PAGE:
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Power of Film Brings Awareness of Rare Disease

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Films can be entertaining. But they can also do much more. Films can educate. Film can also be a powerful medium for advancing social causes. If used right, film can change the world.

The power of film was unleashed last week at the Rome Film Festival, this time helping children with a rare disease. The documentary, The Dark Side of the Sun, raises awareness of the rare disease Xeroderma Pigmentosum (XP).

XP is a rare genetic condition. Persons with XP cannot be exposed to sunlight or they will quickly develop skin damage leading to cancer. XP sufferers cannot go outside during the daylight hours and must even avoid certain types of lights. A charity to support patients with XP was started by Caren and Dan Mahar in 1995.

Since 2005 I have done a number of articles on this outstanding organization. The XP Society runs Camp Sundown, where children with the disease can have a typical camp experience, taking place at night.

 

Camp Sundown in New York (photo courtesy of the XP Society)
 

 

It is Camp Sundown that was the focus of The Dark Side of the Sun. A press release states, “Three years of professional filming, creativity and editing went into capturing the delight of children with a rare disease known as Xeroderma pigmentosum (XP) at the special light-protected world of Camp Sundown.”

Camp Sundown depends on donations to keep running. Tough times with the economy have made this an even bigger challenge. When Hurricane Irene struck a couple of months ago, Camp Sundown sustained damage. Donations are needed for patient support and for research into a cure, which could potentially lead to advances in finding a cure for all cancers.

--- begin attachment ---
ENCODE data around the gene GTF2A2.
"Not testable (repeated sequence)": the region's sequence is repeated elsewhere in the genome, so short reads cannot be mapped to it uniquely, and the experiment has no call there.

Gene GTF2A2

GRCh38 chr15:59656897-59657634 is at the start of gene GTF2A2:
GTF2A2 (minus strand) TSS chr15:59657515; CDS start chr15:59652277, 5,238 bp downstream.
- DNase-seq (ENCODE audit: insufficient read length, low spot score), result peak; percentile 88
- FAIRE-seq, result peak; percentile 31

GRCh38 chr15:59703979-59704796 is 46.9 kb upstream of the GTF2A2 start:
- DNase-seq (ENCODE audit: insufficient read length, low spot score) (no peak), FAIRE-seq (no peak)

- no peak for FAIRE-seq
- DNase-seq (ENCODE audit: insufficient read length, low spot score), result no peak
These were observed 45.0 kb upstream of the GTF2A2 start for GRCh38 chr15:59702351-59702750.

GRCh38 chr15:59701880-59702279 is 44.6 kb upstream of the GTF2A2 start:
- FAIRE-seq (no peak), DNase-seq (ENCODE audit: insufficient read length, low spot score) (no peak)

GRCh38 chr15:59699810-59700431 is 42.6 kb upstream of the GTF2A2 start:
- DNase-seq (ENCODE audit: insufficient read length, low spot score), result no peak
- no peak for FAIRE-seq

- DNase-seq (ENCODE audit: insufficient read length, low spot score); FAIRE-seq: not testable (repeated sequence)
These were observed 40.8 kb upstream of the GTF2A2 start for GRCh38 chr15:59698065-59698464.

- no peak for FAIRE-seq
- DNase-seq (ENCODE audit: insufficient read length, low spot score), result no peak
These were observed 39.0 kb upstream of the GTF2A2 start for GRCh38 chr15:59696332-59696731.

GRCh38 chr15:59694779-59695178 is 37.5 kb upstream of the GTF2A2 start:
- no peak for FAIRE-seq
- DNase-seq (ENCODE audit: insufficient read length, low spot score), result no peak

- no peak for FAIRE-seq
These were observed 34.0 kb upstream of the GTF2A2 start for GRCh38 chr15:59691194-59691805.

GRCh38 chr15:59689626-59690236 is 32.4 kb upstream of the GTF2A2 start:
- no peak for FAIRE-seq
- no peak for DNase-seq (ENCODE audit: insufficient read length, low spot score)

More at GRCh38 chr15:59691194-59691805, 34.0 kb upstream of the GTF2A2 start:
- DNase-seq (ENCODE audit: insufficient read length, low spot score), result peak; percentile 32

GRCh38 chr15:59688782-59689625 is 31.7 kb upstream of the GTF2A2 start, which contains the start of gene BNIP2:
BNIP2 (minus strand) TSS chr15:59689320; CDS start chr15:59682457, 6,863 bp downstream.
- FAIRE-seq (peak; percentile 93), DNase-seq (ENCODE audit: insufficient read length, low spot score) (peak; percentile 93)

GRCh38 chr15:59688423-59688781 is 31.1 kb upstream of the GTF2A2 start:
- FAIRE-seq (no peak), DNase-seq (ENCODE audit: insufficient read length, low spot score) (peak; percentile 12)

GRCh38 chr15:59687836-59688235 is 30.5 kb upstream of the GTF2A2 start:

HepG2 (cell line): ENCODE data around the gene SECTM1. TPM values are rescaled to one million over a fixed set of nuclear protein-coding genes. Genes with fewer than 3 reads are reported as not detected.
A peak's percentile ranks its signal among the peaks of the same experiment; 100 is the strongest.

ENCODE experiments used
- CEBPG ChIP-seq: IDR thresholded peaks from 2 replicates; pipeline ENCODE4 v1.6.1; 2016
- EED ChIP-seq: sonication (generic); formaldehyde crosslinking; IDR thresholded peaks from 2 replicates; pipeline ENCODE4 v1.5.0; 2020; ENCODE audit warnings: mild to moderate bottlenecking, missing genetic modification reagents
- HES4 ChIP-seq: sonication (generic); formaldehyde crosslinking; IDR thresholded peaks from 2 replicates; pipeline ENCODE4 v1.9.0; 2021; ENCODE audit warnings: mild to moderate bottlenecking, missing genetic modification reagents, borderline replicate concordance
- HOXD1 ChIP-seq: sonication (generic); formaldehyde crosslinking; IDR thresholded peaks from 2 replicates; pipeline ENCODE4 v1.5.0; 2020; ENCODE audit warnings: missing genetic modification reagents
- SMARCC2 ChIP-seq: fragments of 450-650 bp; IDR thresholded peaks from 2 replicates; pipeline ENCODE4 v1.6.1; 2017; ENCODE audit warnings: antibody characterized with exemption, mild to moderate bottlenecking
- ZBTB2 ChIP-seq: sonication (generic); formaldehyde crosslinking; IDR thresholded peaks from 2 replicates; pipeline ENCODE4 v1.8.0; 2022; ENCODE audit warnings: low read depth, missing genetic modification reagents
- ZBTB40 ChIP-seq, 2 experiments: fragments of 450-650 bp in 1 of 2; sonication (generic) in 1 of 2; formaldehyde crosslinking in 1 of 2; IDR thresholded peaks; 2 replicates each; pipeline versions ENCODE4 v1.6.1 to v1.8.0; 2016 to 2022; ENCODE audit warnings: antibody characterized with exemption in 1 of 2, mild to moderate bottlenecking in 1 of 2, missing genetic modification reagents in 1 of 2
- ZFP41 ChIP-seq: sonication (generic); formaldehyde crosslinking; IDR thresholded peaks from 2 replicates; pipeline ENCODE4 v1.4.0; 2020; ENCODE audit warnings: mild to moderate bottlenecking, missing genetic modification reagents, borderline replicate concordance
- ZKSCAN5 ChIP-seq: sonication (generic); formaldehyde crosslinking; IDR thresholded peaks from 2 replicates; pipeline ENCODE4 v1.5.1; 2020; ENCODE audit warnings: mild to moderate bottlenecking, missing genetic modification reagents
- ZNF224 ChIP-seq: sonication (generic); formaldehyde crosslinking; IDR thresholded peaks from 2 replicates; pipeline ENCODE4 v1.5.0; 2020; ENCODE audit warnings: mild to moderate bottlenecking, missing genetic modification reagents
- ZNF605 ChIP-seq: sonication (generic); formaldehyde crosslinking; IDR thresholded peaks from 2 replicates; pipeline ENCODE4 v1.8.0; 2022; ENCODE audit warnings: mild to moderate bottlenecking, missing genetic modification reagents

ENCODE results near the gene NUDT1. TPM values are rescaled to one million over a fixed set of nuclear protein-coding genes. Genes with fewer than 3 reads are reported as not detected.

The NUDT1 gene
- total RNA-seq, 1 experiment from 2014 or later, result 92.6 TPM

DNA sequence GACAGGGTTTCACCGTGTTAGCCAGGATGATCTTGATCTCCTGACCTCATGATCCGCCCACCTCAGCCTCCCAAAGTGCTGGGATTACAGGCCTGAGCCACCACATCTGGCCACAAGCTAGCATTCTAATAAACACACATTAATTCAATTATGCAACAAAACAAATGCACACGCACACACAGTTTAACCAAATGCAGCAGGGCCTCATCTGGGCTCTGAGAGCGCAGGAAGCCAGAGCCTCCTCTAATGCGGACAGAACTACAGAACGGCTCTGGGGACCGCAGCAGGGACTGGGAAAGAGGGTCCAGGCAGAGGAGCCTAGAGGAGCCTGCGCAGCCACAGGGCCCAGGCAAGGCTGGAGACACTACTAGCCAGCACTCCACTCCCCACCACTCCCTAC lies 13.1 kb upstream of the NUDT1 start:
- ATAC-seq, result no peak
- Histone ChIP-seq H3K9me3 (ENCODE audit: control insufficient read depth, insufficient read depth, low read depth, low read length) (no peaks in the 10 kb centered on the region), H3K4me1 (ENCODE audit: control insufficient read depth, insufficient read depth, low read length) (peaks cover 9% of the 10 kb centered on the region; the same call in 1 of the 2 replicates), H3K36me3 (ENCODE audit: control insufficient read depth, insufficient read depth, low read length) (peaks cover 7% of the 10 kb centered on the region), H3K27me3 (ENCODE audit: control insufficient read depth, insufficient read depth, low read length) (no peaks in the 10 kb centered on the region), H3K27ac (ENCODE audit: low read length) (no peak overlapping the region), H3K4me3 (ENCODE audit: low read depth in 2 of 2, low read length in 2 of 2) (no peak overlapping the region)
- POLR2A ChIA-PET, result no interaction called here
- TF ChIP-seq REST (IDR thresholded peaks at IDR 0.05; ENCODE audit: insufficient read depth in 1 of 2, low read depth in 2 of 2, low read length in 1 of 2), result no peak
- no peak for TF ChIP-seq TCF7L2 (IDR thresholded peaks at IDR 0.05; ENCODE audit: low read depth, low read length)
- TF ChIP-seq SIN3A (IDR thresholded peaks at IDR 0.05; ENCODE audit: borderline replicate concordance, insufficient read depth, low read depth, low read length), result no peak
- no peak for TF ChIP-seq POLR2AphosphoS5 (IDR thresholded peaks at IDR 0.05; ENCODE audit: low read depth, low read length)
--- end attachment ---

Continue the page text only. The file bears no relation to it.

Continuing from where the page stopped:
The Dark Side of the Sun is produced by an Italian film company, Citrullo International. You can view the trailer here. Following this premiere, it is expected that the film will be distributed in the U.S. and elsewhere.

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About William Lambers

William Lambers is the author of several books including Ending World Hunger: School Lunches for Kids Around the World. This book features over 50 interviews with officials from the UN World Food Programme and other charities discussing school feeding programs that fight child hunger. He is also the author of Nuclear Weapons, The Road to Peace: From the Disarming of the Great Lakes to the Nuclear Test Ban Treaty, Open Skies for Peace, The Spirit of the Marshall Plan: Taking Action Against World Hunger, School Lunches for Kids Around the World, The Roadmap to End Global Hunger, From War to Peace and the Battle of Britain. He is also a writer for the History News Service. His articles have been published by newspapers including the Cincinnati Enquirer, Des Moines Register, the New York Times, San Francisco Chronicle, Buffalo News, San Diego Union Tribune, the Providence Journal, Free Lance-Star (VA), the Bakersfield Californian, the Washington Post, Miami Herald (FL), Chicago Sun-Times, the Patriot Ledger (MA), Charleston Sunday Gazette Mail (WV), the Cincinnati Post, Salt Lake Tribune (UT), North Adams Transcript (MA), Wichita Eagle (KS), Monterey Herald (CA), Athens Banner-Herald (GA) and the Duluth News Journal. His articles also appear on History News Network (HNN) and Think Africa Press. Mr. Lambers is a graduate of the College of Mount St. Joseph in Ohio with degrees in Liberal Arts (BA) and Organizational Leadership (MS). He is also a member of the Feeding America Blogger Council.